He said through the provision of grants to biotechnological and pharmaceutical companies, institutions, researchers, and research institutes, the country’s domestic capacity to curb the spread of COVID-19 and other communicable or non-communicable diseases would be improved.
It is expected that these grants will be channelled by these institutions to fund research and development of drugs, herbal medicines and vaccines for the control, prevention and treatment of infectious diseases.
“Providing grants for Research and Development in new or revalidation of drug molecules, phytomedicines and vaccines will help in the control, prevention and treatment of infectious diseases in Nigeria.
“It will boost domestic manufacturing of validated drugs (Active Pharmaceutical Ingredients or APIs), herbal medicines and vaccines for the control, prevention and treatment of infectious diseases in the country.
“And this will reduce the nation’s dependence on other countries for these drugs and vaccines.
“It will help to support the capacity of relevant health agencies toward attaining WHO’s Maturity Level three, a prerequisite for manufacturing of vaccines in Nigeria,” Emefiele said.
The CBN governor also disclosed that the apex bank has so far received more than 20 proposals from applicants requesting for N67 billion grants under the new scheme.
Commenting on the scheme during the inauguration of the body of experts, Secretary to the Government of the Federation (SGF), Mr Boss Mustapha, commended CBN for the intervention to save the sector.
Mustapha said COVID-19 has exposed the weakness of Nigeria’s health and governance systems as well as the security infrastructure.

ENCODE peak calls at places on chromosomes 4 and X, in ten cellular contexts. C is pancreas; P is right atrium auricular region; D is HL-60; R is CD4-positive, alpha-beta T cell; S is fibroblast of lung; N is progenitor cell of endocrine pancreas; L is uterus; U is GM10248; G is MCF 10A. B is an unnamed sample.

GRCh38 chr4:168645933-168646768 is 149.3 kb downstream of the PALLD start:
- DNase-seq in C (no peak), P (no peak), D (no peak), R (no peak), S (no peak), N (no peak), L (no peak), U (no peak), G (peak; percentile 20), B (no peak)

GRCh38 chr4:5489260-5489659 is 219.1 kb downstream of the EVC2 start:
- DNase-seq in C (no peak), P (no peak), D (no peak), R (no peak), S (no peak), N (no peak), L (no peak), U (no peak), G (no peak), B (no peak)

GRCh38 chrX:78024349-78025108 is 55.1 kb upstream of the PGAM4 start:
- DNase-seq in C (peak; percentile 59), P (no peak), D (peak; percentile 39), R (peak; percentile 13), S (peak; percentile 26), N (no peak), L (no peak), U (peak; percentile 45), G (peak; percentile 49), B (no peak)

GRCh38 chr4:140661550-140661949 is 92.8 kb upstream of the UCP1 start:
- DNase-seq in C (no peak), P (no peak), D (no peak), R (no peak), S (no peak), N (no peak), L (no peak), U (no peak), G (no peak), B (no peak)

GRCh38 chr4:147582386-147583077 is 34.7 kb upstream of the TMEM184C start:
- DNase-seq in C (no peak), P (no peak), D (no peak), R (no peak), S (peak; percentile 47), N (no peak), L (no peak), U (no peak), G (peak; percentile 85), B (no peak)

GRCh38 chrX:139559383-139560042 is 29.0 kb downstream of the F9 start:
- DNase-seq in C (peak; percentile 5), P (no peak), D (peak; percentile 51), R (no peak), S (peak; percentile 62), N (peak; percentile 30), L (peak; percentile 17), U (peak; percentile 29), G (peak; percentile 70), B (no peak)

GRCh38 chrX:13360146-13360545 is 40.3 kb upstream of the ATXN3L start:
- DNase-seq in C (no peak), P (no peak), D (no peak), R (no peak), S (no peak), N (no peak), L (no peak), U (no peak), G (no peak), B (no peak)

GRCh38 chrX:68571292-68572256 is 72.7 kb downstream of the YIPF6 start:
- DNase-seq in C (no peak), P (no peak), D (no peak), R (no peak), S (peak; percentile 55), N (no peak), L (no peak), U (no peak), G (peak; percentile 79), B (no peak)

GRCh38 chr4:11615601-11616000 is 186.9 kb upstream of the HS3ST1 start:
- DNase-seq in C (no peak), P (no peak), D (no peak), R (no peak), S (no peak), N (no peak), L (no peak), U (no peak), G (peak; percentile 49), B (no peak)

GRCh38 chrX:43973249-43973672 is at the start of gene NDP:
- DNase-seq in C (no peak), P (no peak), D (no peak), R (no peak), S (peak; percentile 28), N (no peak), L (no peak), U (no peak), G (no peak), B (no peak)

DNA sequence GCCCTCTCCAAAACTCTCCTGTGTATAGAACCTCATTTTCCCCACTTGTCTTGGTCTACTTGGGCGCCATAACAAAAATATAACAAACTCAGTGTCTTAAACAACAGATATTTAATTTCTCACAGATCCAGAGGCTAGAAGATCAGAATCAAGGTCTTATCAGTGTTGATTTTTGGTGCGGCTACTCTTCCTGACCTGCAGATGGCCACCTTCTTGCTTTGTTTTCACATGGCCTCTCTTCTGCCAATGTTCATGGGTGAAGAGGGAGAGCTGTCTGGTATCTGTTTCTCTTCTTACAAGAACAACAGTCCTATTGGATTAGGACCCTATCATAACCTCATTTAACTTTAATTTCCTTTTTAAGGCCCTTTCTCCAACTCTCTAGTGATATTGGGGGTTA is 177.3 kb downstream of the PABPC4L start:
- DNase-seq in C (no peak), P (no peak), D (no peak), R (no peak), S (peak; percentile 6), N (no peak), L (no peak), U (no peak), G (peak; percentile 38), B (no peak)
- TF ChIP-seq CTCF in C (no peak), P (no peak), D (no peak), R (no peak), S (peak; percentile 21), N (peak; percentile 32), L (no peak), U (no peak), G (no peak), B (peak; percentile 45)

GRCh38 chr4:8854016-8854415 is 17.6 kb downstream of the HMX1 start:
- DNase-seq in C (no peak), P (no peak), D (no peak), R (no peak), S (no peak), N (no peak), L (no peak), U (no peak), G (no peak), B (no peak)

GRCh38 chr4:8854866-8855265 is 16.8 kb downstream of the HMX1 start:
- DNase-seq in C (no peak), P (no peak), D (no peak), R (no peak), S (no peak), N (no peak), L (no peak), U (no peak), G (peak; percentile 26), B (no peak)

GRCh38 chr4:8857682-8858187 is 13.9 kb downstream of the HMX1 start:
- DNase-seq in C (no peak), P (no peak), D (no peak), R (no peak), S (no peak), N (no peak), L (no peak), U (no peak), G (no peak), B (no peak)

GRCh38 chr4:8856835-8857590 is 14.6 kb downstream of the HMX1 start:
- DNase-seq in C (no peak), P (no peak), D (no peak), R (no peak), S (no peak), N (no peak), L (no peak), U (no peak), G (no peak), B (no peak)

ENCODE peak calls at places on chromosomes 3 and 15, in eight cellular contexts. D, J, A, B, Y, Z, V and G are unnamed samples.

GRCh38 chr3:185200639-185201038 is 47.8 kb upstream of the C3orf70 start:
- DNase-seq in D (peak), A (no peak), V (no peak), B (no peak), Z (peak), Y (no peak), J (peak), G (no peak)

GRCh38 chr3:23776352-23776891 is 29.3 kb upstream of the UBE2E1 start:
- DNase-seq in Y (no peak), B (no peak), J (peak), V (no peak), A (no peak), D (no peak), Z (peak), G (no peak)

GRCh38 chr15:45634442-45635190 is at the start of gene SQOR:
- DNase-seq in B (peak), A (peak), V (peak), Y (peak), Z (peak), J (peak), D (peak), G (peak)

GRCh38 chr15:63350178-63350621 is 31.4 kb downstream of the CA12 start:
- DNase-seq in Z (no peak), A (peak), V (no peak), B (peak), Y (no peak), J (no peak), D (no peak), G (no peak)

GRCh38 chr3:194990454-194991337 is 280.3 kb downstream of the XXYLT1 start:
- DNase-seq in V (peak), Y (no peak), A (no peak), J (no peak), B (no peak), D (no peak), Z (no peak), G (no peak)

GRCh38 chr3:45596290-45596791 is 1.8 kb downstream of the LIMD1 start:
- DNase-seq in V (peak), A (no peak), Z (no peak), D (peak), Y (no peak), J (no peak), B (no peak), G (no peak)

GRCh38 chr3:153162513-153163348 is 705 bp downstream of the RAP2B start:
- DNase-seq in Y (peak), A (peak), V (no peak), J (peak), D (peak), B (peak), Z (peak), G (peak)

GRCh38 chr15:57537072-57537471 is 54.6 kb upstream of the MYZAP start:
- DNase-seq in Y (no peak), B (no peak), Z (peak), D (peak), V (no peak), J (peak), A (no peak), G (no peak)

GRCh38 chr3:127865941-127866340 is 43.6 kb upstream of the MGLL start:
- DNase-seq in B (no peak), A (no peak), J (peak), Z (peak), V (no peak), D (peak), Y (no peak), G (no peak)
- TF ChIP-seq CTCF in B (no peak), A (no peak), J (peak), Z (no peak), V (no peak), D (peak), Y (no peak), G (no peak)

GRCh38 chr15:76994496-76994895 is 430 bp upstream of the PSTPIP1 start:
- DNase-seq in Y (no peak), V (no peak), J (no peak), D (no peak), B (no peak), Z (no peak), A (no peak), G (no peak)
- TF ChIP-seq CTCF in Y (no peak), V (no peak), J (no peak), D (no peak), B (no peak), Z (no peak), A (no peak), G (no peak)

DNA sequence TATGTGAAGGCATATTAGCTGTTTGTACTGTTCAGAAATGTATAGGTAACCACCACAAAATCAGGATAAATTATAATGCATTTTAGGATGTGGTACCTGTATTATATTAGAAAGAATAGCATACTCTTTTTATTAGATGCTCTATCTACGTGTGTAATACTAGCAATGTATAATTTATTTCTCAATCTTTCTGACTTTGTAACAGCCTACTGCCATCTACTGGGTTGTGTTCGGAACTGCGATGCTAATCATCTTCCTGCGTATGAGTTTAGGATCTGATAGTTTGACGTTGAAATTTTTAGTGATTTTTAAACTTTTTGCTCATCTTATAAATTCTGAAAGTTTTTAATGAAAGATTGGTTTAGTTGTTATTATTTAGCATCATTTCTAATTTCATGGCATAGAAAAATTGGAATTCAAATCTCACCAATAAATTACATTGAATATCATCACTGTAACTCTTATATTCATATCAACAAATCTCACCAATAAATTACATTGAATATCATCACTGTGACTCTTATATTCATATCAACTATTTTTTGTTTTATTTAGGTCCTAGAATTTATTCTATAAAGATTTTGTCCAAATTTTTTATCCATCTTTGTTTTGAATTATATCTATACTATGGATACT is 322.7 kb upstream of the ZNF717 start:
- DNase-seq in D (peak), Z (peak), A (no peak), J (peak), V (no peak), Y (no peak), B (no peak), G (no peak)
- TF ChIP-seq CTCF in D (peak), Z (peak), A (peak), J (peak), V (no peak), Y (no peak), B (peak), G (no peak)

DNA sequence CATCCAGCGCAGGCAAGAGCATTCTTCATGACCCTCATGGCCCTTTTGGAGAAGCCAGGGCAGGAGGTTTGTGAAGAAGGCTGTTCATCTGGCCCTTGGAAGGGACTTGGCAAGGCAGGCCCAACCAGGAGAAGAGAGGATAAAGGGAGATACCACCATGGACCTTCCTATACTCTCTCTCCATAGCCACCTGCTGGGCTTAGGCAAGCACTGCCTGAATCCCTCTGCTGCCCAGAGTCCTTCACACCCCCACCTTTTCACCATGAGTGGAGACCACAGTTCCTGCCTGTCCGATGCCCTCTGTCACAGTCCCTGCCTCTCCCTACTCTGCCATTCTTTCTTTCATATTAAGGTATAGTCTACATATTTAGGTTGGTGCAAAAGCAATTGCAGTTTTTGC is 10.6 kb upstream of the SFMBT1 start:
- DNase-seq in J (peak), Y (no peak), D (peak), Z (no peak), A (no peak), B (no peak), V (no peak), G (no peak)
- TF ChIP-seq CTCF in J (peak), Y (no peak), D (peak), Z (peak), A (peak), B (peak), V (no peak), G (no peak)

He said the intervention by CBN will set the country on the path of recovery. “I often mention it that we do not have an opportunity of reconsidering the reconstruction of our health infrastructure in this country.
“This is a golden opportunity that has availed itself. And it will be the greatest disappointment of our time and generation, if we do not seize the opportunity to redress all deficiencies we have in our health system and other infrastructure in this country,” he said.
The SGF expressed confidence on the calibre of members of the body of experts charged with the responsibility to review and evaluate submitted research proposals, as well as recommend the projects with high potential for financing.
He urged them to ensure that the process was driven by science, data and facts that would be available to the experts, adding that this was necessary as the country was dealing with the negative effect of COVID-19 and with this Nigeria would also set a new pace of its health care delivery system.
Speaking on the interventions, Mrs Zainab Abubakar, Lecturer in Economics, Federal University, Dutse, said the apex bank should be lauded for a well-thought idea to develop and expand the health sector for the benefit of the citizenry.
Abubakar said these interventions would strengthen the economy through expansions of hospitals and pharmaceutical industries as well as boosting diversification of the economy.
She stated that health was vital in human capital development because only a healthy person could be productive and invest in the economy.
She added that most importantly, the intervention by CBN to address challenges of infectious diseases in the country was necessary because such ailments were public health concern.